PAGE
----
There is nothing I love more than curriculum planning. Looking at the programmes of study – and deciding what should be taught and when – is the process by which everything in a department lives and dies.
However, the amount of thought that goes into these long-term plans will vary enormously from school to school.
I have worked in departments where the plan for key stage 3 grew organically over the decades as people thought of interesting topics they’d like to include, and where the plan for GCSEs was to simply start at the beginning of the exam specification and work through it, hoping not to run out of time.
I’d suggest that a more structured approach is useful. The following steps will help you get the best from your curriculum.
1. What would you love to teach?
The first step in creating your curriculum is to sit down as a department and discuss what you would love to teach. Questions to prompt the discussion might include: what is the very best aspect of your subject? What should every child know before leaving your care? What part of your domain really matters the most? Make a wishlist of what you would include for every key stage you cover.
2. What do you have to teach?
Now for the reality check. What do you actually need to teach? If yours is not an academy or free school, the teaching requirements will include the national curriculum for KS1 to KS3, then GCSE and A-level exam specifications.
3. Make a match
Put your two lists side by side and play “spot the similarities”. You might find that many of the things you would love to teach are already national curriculum topics.
Otherwise, you will need to get creative, working out where the elements you want to teach can usefully fit.
There is a wealth of advice available from subject associations on how different topics can be aligned to the curriculum.
4. Remember what came before
To plan your programme, you need to have a good knowledge of what your pupils already know and can do. You want to build on and revisit past content without teaching it all over again. You can usually find out what previous key stages have covered, but it is more difficult to find out what the pupils have actually learnt. This is where teacher assessment and conversations with your team come in. Look at the data and ask colleagues what pupils already know well and what they have misconceptions about.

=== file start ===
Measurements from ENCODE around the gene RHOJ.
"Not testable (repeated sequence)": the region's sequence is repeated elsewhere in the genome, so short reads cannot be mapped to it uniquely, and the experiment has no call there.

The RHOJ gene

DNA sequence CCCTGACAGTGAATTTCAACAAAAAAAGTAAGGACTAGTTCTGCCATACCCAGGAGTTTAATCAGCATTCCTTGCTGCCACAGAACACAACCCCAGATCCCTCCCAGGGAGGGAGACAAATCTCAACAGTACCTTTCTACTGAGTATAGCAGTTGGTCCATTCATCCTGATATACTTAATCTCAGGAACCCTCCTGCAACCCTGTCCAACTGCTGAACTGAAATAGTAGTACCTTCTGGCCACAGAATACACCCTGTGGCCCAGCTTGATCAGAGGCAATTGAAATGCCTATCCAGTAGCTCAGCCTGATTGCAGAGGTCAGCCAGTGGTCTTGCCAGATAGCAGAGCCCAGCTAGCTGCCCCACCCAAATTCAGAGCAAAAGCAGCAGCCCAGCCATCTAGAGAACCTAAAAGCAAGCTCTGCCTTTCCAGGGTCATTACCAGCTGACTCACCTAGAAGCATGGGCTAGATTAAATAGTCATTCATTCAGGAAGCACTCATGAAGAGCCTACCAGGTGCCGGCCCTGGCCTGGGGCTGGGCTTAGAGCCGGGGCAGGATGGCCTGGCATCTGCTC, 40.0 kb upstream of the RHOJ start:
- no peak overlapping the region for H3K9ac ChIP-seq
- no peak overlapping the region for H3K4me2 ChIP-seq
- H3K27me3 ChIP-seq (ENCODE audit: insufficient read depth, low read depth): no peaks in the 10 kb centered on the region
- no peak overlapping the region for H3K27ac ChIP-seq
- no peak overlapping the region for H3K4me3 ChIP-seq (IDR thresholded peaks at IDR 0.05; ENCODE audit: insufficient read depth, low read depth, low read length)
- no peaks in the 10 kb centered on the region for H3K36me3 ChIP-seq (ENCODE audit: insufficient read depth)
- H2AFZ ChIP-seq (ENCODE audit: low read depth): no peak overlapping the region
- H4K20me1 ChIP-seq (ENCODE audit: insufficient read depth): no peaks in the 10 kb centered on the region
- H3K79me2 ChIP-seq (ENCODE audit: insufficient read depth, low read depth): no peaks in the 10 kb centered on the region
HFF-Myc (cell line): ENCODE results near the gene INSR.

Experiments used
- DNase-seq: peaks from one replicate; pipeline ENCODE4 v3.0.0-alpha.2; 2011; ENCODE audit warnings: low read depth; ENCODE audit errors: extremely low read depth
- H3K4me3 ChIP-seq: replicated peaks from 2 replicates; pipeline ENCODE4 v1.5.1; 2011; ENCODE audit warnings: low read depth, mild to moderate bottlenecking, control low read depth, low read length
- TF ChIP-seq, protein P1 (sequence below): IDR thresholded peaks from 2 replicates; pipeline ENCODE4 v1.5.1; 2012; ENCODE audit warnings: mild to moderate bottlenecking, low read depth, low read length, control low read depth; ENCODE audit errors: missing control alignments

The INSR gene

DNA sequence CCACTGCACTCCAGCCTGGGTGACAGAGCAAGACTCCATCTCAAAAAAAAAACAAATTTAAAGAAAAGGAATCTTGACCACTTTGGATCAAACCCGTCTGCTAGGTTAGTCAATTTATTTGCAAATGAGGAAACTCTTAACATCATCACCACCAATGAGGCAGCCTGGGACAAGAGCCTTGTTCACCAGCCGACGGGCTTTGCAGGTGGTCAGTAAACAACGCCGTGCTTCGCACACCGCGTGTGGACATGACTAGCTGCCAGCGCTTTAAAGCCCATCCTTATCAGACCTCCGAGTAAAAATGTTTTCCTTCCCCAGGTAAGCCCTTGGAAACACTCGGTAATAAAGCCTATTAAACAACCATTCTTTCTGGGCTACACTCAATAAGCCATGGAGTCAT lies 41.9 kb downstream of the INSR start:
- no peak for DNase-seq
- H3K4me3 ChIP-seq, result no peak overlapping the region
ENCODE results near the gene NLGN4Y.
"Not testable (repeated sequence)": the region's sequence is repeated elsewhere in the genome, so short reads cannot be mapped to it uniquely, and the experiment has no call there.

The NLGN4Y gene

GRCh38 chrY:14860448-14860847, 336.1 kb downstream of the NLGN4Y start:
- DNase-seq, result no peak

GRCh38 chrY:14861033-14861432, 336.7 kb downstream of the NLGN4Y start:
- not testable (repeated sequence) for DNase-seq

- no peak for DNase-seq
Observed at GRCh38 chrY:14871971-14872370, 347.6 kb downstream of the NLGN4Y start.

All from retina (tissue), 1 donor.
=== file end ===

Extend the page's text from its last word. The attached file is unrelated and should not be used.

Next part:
5. Consider depth and breadth
The next step is to work out in how much depth you are going to cover each area. This is one of the trickiest aspects of curriculum planning, as there is little guidance about it either in the national curriculum or in many exam specifications.
For example, the KS3 geography curriculum specifies that we teach key processes in “rocks, weathering and soils”. In theory, we could spend weeks studying these or cover the lot in a single lesson. This is where you must use your professional judgement. Is this an area you feel passionately about? Does it form a core component of your subject? How much knowledge of this topic do pupils need to access what comes after?
6. Identify ‘threshold concepts’
There are certain ideas in every subject (termed “threshold concepts” by Jan Meyer and Ray Land) that pupils must grasp in order to move forward.
In geography, for example, if pupils have not fully understood the threshold concept of erosion and weathering, they won’t be able to understand the formation of landforms and their management. Identifying these threshold concepts for your subject will make curriculum planning more effective as you will know where to target your attention and how to start ordering your topics.
7. Create order from chaos
By now, you should have a list of what you need to cover and a good understanding of why you need to cover it. The final step is to put your ideas into some sort of order. One debate raging in my subject at the moment is whether to teach units thematically (weather and climate, migration, river landscapes) or regionally, through place studies (East Africa, Haiti, Russia). There are similar debates in history about whether to teach a chronological programme of study or units organised by theme.
How to order your topics is ultimately a personal decision for you to make as a head of department or subject lead. One approach that has worked for us is to combine the two methods: our Year 7 pupils focus on building the base knowledge through a thematic approach and this knowledge is then applied to regional studies in Year 8. This builds in opportunities to revisit previous topics and has helped us to start creating a spiral curriculum (where pupils revisit topics throughout their school career to reinforce learning and expand understanding) with clear progression.
Progression, of course, is what sits at the heart of successful curriculum design. It shouldn’t be a case of just one thing after another; there should be a sense that each topic connects to what has come before and that we are all heading somewhere specific. The responsibility for planning this learning journey is what makes being a head of department such a privilege.
Mark Enser is head of geography at Heathfield Community College in East Sussex